observed. But the strongest word this Sunday-school teacher employs
Hardly anybody other than Osborne's wife, Nancy, and three
children claims to know him. His best friends, he says, are ''fish
guides.'' Osborne's idea of a vacation is to cast a line into a pond
on his working farm in Valparaiso, Neb. He likes fishing because it
offers him unbroken solitude. He tried golf for a while but
discovered that even on the links Nebraskans tried to talk to him
about the national championship.
Still, he protests, ''I'm not the shrinking violet people think I
am. I'm not a recluse. But what I do for a living is such an open
book. It happens in front of 75,000 people every week. So I try to
hang on to something.''
One thing Osborne finally let go of was the pressure he had been
under since he took over from Devaney, who was not only wildly
successful but also famously charming. By comparison, Osborne seemed
bloodless. Comparing him with Devaney, in fact, became a joke on
Osborne's first team, the '73 squad. One day during a quarterback
drill someone suggested that Osborne, a former receiver who played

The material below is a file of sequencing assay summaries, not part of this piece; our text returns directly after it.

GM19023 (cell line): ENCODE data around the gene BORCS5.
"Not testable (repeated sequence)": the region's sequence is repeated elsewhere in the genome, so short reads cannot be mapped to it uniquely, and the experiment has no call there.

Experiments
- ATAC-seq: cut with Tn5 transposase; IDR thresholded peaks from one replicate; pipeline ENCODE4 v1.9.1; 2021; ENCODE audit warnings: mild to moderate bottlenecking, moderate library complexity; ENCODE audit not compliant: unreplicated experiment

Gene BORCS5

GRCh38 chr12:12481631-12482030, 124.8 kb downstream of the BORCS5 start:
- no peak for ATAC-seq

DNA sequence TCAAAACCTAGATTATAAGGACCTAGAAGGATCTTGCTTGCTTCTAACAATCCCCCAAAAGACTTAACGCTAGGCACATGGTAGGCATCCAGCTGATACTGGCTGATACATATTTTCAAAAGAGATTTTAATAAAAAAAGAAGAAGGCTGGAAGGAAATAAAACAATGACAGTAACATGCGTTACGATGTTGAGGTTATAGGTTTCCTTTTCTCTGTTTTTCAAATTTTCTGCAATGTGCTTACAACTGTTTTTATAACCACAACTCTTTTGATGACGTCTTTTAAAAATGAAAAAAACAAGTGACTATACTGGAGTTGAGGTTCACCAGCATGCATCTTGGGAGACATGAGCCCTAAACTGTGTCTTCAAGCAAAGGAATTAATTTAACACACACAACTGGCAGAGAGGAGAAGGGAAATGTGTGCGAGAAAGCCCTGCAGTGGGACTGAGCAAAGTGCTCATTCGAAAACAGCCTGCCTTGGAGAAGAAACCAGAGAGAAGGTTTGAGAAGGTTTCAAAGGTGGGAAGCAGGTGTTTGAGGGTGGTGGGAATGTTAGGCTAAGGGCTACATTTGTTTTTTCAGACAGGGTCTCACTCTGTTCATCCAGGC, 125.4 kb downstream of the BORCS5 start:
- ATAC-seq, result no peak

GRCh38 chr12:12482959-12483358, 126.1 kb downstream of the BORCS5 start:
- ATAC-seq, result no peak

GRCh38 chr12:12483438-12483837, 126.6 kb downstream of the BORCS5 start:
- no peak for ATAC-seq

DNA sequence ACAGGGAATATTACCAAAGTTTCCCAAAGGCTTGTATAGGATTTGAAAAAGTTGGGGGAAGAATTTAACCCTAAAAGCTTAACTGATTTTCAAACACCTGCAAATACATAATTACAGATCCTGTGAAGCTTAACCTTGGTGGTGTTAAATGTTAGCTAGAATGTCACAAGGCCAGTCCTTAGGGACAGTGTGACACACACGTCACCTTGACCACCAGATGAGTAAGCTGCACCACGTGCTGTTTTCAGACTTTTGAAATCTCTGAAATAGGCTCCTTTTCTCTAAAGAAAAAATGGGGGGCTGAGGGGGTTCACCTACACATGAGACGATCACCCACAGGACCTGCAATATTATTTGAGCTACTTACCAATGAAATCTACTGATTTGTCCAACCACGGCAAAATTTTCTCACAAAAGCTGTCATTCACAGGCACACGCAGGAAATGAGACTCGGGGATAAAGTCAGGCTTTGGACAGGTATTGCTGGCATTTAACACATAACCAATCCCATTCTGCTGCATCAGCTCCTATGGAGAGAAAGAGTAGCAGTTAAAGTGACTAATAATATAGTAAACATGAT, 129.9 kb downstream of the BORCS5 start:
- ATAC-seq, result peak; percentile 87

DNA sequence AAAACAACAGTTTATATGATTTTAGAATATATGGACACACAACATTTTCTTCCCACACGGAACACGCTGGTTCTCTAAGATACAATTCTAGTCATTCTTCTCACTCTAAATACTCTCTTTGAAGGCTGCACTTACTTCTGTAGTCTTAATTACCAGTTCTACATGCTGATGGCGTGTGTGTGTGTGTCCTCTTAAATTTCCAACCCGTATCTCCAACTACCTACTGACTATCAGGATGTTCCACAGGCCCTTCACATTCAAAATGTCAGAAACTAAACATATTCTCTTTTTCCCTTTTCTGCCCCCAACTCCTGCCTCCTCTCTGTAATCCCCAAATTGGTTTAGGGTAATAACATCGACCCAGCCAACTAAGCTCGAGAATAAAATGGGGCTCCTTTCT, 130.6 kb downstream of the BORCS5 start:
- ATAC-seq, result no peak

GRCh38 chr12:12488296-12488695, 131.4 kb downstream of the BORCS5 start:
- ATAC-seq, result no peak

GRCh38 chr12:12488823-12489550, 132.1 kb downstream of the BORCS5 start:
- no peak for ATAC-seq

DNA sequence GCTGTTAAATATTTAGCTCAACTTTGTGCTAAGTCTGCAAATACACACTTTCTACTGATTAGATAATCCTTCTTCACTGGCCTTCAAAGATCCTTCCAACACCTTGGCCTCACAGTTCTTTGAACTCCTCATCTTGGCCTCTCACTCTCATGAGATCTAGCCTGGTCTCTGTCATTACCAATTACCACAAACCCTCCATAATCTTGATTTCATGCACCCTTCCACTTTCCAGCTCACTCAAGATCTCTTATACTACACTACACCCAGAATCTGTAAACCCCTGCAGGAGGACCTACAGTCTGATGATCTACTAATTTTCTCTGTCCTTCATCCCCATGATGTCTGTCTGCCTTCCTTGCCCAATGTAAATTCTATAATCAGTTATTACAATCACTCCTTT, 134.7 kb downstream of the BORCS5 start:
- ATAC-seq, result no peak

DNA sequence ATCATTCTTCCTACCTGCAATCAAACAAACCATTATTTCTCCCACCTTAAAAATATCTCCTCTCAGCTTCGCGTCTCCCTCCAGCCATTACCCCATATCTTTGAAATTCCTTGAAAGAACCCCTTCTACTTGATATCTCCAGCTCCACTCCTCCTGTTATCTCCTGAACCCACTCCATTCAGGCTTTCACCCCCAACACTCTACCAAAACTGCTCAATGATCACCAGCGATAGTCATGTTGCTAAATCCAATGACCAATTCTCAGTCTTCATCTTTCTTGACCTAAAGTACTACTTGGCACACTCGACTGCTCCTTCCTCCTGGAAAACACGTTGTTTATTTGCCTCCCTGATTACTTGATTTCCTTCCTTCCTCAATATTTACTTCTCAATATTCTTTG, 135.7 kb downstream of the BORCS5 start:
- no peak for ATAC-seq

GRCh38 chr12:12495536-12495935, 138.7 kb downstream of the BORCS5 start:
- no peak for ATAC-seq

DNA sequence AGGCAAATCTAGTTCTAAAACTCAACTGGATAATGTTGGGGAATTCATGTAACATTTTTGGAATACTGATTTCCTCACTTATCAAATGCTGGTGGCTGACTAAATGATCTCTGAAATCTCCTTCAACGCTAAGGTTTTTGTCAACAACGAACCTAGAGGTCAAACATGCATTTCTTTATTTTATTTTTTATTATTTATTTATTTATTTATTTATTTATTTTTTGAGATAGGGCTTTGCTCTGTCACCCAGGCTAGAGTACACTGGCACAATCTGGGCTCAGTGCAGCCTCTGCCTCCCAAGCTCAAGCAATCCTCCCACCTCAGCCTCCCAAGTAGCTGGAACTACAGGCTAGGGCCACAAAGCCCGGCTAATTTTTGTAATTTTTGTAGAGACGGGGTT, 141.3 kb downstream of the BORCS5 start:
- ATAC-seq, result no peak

three seasons in the NFL, run a route. He cheerfully sprinted out for
a pass. Quarterback David Humm fired a bullet, and as Osborne caught
it, a defensive back speared him in the back, upending him and
knocking the ball loose.
As Osborne slowly got to his feet, Humm said, ''Devaney would've
hung on to that one.''
Being undervalued has been the story of Osborne's life at
Nebraska. He spent his first three years there working for no pay. In
1962 Devaney grudgingly gave the 25-year-old Osborne a job as an
unsalaried assistant while he took postgrad courses in psychology.
Devaney assigned Osborne a dormitory room and told him he could eat
his meals at the training table, but that was all the coach offered.
''I didn't treat him very well,'' Devaney says.
Devaney and his staff were a backslapping bunch who spent their
time on the golf course or in bars when they weren't coaching, and
they viewed the studious and churchgoing new assistant with